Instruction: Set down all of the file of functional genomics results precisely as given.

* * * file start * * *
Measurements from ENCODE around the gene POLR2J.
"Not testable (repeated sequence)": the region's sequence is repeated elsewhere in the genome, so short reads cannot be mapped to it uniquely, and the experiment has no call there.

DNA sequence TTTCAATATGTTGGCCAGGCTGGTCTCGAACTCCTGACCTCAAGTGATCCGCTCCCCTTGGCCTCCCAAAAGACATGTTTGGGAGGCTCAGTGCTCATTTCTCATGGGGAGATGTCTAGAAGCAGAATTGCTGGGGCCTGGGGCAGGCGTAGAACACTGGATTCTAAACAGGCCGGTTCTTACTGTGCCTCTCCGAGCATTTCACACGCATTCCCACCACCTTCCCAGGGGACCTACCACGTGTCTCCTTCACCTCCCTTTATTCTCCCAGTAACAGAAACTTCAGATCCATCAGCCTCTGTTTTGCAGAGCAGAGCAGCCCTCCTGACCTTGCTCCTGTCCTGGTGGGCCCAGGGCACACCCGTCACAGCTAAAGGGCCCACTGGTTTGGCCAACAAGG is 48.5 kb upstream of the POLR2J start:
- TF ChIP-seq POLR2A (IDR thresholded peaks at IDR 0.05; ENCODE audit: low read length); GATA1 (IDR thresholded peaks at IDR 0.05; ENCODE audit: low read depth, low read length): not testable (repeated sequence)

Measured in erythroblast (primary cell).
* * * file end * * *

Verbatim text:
Measurements from ENCODE around the gene POLR2J.
"Not testable (repeated sequence)": the region's sequence is repeated elsewhere in the genome, so short reads cannot be mapped to it uniquely, and the experiment has no call there.

DNA sequence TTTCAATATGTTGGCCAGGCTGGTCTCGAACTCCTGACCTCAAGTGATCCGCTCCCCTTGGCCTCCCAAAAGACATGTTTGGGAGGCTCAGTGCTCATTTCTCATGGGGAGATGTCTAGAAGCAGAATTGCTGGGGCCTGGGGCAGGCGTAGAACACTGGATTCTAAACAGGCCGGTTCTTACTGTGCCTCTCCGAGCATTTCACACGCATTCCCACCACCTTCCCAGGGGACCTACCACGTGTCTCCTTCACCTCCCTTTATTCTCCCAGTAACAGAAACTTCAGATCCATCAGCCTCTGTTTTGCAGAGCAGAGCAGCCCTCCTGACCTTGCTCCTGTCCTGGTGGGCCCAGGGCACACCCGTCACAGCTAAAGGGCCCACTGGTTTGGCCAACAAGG is 48.5 kb upstream of the POLR2J start:
- TF ChIP-seq POLR2A (IDR thresholded peaks at IDR 0.05; ENCODE audit: low read length); GATA1 (IDR thresholded peaks at IDR 0.05; ENCODE audit: low read depth, low read length): not testable (repeated sequence)

Measured in erythroblast (primary cell).